Initially Edison did not know what to do with his new toy. He listed ten uses, with music reproduction coming fifth behind letter writing, dictation, book reading for the blind and elocution instruction. Contemporaries speculated that Edison was more likely to be remembered for his electric pen-wiper. Nor, when the implications of a sound-recording device became clear, was it universally hailed as a good idea. The New York Times said of Edison: "Recently he invented the phonograph, a machine that catches the lightest whisper of conversation and stores it up, so that at any future time it can be brought out, to the confusion of the original speaker."
One can see the problem. "Weapons of mass destruction? Did I really say that?" The Spectator raised a philosophical objection to vie with the damage done to political standing, agonising over "bottling up their voices for the ears of our posterity, as well as making their forms visible to future generations, till 'earth is sick and Heaven is weary'". The fact that there is so much past floating around can fairly be laid at the door of Edison.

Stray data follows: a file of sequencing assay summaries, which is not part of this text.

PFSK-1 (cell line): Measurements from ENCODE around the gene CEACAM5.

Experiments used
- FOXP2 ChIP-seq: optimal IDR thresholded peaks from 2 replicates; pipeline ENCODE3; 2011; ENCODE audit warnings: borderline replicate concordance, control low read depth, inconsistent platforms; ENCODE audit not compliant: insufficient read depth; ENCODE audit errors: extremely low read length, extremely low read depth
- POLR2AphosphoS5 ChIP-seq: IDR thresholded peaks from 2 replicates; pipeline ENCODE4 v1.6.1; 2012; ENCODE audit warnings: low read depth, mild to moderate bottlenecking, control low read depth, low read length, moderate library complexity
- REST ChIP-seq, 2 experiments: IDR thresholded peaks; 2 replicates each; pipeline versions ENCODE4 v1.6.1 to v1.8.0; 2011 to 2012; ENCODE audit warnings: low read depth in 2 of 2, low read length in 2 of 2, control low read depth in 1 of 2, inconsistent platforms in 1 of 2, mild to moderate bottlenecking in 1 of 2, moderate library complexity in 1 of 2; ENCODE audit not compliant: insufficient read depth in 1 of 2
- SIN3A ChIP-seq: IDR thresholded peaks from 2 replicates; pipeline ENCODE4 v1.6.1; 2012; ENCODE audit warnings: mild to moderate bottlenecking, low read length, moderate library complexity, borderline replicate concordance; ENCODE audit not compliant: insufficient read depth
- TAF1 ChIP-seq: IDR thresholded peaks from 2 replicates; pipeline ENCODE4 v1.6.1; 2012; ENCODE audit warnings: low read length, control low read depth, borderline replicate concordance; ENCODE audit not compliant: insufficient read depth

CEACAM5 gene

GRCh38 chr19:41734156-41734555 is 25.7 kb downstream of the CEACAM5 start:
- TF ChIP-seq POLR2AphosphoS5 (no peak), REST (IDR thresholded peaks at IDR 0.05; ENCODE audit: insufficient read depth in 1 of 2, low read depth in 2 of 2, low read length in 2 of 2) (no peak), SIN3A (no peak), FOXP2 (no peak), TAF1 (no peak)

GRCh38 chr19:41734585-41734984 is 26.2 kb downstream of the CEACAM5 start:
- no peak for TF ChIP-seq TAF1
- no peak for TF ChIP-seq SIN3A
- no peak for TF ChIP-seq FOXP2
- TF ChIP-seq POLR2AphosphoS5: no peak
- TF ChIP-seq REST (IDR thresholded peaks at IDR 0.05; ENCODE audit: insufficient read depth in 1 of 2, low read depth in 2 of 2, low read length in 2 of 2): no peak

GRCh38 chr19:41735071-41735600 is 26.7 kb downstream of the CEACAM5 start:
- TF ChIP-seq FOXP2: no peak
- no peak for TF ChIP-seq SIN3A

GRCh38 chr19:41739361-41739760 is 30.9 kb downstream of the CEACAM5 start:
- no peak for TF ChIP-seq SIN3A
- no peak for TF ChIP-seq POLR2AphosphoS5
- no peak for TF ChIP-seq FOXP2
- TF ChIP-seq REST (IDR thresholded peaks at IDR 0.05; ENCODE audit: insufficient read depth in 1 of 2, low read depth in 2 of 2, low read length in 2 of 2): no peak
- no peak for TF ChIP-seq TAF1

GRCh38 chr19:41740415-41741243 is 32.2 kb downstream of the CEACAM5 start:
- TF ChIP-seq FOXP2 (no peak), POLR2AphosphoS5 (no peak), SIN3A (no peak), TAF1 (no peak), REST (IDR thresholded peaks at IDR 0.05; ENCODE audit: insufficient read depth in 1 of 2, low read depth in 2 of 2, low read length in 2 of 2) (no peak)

Among the many delights in Barfe's book are the accounts of owners of this new technology scurrying around trying to find something to record. The earliest extant musical recording is thought to be of a performance of Handel's Israel in Egypt from the Crystal Palace in 1888, after which music - and particularly opera stars - became an obvious way of filling up wax cylinders. The Gramophone & Typewriter Co. (later His Master's Voice, with Nipper the dog its trademark) was a London-based outfit that around the turn of the 20th century sent its man Fred Gaisberg out to nobble opera singers. In 1902 Caruso was captured, in 1904 Nellie Melba, and the next year Adelina Patti was bearded in her Welsh castle. She was apparently entranced by the sound of her voice, cooing to the recording trumpet: "Ah! Mon Dieu! Maintenant je comprends pourquoi je suis Patti! Quelle voix!"